Thomas Coe, solicitor at Wright Hassall, examines whether franchising is the option for you.


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Perhaps the world’s most well-known franchise is McDonalds, but there are literally thousands of options for budding entrepreneurs.

Q: “I’m thinking of setting up on my own, is franchising a good option to consider?”

Franchising is the granting of a licence by one person or business, (the franchisor) to another (the franchisee), allowing the franchisee to operate its business under the brand of the franchisor. Famous franchises in the UK include Subway, McDonalds, CeX and The Body Shop.

The overall contribution of franchising is estimated to be £13.7 billion to the UK economy. This has been steadily growing over the last five years despite the economic conditions over the same period.

There are numerous advantages and disadvantages, from the perspective of both the franchisor and the franchisee. Here are a few:

Franchisee

The key advantage to a franchisee is its access to the franchisor’s brand reputation; having an immediately recognisable brand reduces both the time and resource required to make the business a successful one.

Other advantages that would attract someone to a franchise over a start-up include:

  • Advertising – undertaken by the franchisor nationally for the benefit of the franchisee;
  • Assistance and training – given throughout the franchise, meaning that general business management skills, or specialised knowledge are not always required to start;
  • Finance – may be easier to obtain as banks are more likely to see the identity of the franchise as less risk;
  • Economies of scale – franchisee may be able to benefit in savings; and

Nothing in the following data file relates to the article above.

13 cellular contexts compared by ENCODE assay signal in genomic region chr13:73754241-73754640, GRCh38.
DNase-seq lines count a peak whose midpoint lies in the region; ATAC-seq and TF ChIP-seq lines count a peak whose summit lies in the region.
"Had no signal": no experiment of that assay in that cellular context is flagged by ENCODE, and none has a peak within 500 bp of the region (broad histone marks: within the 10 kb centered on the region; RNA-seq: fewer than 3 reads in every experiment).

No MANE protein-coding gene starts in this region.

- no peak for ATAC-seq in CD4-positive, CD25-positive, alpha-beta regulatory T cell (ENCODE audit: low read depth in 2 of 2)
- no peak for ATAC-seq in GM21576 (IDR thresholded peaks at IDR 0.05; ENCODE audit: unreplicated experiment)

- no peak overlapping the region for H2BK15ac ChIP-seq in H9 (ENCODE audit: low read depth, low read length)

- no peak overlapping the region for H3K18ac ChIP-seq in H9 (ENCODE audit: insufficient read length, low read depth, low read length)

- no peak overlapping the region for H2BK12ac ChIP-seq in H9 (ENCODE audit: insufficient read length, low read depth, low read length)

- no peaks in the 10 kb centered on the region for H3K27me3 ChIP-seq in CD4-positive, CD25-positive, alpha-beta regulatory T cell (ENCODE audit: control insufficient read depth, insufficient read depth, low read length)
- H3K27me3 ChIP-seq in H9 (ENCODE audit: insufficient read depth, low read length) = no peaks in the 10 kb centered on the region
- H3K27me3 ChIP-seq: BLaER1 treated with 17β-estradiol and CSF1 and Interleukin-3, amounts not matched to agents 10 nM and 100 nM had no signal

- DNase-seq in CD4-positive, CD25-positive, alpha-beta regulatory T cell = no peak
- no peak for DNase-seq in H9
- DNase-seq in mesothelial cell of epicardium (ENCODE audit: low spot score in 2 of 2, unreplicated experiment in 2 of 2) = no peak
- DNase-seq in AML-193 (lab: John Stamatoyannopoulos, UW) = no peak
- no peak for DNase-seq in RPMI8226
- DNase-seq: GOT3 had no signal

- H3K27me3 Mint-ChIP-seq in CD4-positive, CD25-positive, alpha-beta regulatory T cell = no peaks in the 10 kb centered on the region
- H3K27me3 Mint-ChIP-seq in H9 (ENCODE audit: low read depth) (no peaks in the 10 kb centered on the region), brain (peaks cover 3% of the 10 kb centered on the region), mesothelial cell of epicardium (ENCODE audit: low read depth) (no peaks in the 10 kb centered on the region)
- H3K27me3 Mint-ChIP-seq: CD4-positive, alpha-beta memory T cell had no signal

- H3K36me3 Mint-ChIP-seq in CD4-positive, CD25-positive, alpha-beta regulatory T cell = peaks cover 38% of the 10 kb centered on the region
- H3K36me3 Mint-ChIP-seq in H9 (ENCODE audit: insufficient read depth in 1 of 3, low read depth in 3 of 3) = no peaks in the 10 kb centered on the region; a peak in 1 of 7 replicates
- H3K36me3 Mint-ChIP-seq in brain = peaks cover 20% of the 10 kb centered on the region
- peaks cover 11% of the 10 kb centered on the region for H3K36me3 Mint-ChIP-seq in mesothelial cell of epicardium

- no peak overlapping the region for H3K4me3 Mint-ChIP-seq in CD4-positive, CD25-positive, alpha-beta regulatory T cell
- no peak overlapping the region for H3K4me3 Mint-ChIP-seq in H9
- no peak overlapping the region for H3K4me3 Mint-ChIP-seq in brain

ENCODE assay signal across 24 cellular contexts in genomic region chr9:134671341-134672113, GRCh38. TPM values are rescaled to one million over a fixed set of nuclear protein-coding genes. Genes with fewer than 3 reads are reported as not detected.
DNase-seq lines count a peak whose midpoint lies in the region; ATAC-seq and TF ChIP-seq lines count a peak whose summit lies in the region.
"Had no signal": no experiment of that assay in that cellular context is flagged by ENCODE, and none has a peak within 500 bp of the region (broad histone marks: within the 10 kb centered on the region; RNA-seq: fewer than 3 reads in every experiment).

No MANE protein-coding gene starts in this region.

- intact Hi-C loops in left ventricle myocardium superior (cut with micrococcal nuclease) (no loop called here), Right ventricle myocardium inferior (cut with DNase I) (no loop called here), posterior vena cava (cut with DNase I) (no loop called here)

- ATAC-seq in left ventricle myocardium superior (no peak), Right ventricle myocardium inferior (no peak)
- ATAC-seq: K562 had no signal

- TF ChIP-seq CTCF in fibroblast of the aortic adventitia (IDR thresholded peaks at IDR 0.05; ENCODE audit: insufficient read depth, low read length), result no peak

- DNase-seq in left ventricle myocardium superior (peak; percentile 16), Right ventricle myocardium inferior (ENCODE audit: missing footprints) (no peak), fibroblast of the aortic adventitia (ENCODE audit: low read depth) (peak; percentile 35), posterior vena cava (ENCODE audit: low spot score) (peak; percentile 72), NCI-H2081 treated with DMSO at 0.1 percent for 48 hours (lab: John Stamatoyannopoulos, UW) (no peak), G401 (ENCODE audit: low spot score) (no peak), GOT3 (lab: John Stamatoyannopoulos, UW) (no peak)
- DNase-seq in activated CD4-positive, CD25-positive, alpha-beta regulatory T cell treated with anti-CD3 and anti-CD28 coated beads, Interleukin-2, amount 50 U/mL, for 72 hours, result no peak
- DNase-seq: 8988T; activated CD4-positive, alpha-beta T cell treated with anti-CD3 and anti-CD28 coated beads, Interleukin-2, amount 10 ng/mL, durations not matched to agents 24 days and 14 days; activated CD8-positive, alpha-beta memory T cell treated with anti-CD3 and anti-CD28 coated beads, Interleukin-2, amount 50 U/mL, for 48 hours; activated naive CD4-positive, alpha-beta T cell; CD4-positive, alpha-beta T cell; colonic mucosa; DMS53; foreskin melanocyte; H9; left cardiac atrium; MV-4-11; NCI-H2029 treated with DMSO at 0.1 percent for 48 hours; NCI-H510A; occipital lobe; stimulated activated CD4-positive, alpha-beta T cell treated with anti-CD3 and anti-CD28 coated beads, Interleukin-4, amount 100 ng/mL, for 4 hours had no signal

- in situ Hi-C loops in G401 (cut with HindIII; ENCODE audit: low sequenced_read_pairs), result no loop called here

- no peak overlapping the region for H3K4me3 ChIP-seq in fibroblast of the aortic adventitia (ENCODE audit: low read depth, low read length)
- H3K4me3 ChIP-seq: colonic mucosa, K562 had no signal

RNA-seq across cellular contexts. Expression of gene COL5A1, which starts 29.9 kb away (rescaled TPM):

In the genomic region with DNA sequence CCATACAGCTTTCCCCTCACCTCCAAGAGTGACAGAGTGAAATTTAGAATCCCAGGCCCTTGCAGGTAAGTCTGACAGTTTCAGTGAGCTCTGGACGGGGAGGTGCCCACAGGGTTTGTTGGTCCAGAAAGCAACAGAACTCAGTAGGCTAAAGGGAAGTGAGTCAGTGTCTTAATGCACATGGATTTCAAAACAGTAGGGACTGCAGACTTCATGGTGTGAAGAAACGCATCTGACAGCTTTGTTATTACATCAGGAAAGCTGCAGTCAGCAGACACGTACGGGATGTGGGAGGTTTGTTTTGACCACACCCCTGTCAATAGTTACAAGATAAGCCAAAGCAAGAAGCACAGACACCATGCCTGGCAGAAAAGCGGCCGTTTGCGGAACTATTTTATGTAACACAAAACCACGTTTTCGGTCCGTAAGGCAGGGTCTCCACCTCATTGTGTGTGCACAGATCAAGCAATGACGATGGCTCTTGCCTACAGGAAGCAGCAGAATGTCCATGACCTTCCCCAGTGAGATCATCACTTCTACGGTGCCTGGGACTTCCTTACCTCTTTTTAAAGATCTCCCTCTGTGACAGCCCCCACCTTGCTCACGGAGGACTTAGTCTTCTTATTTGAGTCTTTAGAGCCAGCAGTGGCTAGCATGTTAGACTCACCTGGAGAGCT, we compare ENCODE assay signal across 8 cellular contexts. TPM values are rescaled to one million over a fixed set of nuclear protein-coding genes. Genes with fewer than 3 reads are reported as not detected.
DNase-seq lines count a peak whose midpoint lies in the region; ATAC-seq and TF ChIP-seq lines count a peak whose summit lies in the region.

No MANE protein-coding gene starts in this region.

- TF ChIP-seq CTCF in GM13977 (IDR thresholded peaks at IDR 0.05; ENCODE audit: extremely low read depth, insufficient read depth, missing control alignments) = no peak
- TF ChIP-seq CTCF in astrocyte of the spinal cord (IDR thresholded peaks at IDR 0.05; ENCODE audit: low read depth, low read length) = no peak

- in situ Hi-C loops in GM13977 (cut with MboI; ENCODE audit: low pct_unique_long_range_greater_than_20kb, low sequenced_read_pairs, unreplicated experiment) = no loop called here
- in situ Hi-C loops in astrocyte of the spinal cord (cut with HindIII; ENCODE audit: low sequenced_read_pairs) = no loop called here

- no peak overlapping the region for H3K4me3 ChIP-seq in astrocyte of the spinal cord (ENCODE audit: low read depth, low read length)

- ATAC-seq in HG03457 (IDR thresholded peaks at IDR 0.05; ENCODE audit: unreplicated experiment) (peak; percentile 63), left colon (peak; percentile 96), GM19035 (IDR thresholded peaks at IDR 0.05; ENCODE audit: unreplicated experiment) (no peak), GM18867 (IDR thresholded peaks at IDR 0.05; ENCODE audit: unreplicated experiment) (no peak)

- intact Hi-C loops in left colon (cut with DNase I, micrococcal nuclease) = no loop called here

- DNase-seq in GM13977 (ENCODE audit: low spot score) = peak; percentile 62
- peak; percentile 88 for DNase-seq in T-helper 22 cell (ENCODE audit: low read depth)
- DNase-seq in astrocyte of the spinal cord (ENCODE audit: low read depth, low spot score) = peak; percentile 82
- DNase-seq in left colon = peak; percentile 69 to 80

• Overall chance of success – the risk of business failure is substantially reduced.

With these considerations in mind it is no surprise that as many as 50% of franchisees under a franchise agreement would not otherwise become self-employed were it not for the franchise format.

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Your own start up may be preferred

The main deterrent from becoming a franchisee is that the franchisor can impose stringent restrictions on a franchisee, such as with its project range and scope for innovation. Other factors to consider are:

  • Control – The franchisee is subject to substantial control from the franchisor (compared to setting up independently);
  • Cost – A franchisee will have to pay royalties and/or a mark up on the goods or services which he receives from the franchisor/their supplier;
  • Restrictions – may be placed on the franchisee’s ability to sell the business or to pass it on to a relative; and
  • Out of hands – the operation will be directly affected by the actions or insolvency of the franchisor.

So what now?

Choosing to become a franchisee over starting up independently is ultimately a commercial decision for the prospective business owner to make, with particular consideration to be given to their ability to manage the business outright as well as the risks that come with each.

It may be that choosing to start up on your own initially will turn into a success that can then be franchised out to assist in expansion in the long term.

In either event it is important to review all options and considerations and where appropriate, take appropriate legal and financial advice.